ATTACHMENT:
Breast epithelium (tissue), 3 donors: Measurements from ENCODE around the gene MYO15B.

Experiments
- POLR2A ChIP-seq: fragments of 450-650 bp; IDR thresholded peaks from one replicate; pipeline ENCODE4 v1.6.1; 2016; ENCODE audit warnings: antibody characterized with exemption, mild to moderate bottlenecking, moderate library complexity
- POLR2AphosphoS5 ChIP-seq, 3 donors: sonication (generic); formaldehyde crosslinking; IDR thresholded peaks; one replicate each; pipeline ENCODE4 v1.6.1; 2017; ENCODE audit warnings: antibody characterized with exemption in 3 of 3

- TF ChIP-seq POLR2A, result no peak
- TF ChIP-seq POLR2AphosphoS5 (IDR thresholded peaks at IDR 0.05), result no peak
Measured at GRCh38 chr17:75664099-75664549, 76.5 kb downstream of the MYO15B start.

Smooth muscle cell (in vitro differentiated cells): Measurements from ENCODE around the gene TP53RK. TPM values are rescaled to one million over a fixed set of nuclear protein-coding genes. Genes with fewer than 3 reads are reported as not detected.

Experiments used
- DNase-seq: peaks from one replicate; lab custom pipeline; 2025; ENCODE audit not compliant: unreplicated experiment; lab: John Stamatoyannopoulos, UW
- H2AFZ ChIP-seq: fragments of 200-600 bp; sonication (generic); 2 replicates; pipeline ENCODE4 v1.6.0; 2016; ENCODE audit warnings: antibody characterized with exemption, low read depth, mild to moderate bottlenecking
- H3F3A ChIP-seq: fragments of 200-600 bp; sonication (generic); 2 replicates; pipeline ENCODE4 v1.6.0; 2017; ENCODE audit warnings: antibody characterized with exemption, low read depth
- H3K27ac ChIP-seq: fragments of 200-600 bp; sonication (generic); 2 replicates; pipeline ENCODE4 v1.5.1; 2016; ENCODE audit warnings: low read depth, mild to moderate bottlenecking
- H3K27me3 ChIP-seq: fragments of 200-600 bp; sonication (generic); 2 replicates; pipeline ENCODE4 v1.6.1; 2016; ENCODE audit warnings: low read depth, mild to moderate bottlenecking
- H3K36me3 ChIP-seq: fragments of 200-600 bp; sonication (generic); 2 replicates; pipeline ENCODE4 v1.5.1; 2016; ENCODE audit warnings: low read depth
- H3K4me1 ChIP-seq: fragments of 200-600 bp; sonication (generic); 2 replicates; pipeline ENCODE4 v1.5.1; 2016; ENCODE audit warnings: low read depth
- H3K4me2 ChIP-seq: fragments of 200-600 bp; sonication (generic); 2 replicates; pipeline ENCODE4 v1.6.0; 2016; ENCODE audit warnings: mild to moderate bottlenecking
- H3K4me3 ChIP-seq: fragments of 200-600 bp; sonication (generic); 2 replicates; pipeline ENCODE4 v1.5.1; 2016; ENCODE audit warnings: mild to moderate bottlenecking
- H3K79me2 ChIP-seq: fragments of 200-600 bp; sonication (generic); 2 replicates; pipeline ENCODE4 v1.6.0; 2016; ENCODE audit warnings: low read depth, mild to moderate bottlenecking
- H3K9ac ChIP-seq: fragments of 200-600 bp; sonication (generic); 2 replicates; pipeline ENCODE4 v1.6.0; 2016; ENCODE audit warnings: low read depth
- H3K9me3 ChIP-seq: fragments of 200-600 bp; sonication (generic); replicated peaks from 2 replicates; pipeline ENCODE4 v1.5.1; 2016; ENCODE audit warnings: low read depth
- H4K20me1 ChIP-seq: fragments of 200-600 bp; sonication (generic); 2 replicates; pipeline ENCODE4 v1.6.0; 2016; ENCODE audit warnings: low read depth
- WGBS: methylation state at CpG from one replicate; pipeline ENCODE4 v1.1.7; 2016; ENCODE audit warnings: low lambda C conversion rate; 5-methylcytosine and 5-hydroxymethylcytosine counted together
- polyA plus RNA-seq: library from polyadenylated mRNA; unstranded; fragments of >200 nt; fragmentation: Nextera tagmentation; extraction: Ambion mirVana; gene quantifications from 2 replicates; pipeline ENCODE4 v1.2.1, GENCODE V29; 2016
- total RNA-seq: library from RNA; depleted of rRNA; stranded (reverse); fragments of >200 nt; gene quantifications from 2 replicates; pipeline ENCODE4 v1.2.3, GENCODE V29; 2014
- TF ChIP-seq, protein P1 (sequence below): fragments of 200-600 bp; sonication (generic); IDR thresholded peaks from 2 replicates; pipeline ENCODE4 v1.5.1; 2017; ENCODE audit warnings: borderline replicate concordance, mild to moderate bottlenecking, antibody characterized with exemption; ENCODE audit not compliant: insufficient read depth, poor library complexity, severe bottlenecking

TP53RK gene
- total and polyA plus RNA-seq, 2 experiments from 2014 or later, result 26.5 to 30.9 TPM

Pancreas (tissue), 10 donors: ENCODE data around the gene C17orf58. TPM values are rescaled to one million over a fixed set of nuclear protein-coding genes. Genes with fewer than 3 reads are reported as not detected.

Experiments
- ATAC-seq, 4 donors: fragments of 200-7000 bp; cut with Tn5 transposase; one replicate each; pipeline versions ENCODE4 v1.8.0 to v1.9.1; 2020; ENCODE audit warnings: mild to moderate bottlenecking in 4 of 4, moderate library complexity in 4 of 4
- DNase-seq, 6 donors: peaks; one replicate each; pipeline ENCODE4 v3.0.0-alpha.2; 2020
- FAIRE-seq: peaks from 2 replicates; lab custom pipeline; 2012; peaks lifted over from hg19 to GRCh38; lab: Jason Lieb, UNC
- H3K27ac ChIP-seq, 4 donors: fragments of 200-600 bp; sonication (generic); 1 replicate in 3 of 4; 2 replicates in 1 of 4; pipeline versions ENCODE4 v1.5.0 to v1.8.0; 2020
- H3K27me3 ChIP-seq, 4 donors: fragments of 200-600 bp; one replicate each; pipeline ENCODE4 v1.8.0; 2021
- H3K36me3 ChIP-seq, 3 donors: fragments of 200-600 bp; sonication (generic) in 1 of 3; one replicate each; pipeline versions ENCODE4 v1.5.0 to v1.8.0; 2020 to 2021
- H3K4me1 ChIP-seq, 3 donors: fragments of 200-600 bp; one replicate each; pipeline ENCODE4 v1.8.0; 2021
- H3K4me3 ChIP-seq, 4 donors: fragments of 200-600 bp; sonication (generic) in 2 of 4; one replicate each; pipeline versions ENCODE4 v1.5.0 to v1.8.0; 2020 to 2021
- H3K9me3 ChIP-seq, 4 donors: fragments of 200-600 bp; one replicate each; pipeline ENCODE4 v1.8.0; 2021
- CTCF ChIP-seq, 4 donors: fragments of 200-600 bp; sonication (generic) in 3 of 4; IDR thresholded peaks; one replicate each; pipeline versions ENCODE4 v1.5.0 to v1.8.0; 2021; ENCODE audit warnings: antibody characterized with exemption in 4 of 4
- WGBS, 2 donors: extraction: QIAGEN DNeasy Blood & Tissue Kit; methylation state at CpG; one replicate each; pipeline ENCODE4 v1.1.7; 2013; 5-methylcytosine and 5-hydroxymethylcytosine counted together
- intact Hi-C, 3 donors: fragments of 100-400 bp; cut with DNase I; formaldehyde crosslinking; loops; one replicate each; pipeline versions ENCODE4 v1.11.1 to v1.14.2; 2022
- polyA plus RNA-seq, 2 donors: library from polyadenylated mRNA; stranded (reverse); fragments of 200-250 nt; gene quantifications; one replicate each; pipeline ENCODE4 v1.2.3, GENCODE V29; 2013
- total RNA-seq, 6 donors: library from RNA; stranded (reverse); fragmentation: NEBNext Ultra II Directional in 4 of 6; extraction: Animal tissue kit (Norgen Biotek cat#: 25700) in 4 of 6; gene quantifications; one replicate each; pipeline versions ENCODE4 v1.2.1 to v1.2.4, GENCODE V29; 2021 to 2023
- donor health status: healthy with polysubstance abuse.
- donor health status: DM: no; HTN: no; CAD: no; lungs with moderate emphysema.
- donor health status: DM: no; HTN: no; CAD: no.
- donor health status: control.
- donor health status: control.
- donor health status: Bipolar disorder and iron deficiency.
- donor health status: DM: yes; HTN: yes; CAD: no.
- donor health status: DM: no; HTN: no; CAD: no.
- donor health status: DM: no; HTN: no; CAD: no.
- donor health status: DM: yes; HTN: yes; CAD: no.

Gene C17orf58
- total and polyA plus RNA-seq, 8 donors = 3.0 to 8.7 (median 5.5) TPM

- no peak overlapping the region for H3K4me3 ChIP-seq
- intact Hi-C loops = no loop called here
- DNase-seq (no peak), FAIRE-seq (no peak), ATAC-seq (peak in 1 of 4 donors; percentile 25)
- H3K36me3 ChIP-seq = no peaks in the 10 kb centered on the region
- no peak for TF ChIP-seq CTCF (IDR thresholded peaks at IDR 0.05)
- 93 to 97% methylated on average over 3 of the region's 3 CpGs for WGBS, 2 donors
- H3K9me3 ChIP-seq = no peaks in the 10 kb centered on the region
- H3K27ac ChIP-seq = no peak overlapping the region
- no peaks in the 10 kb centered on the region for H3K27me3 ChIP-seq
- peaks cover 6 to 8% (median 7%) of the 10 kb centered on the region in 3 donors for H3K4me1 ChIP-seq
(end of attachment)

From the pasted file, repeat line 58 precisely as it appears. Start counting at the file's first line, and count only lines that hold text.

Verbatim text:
- intact Hi-C loops = no loop called here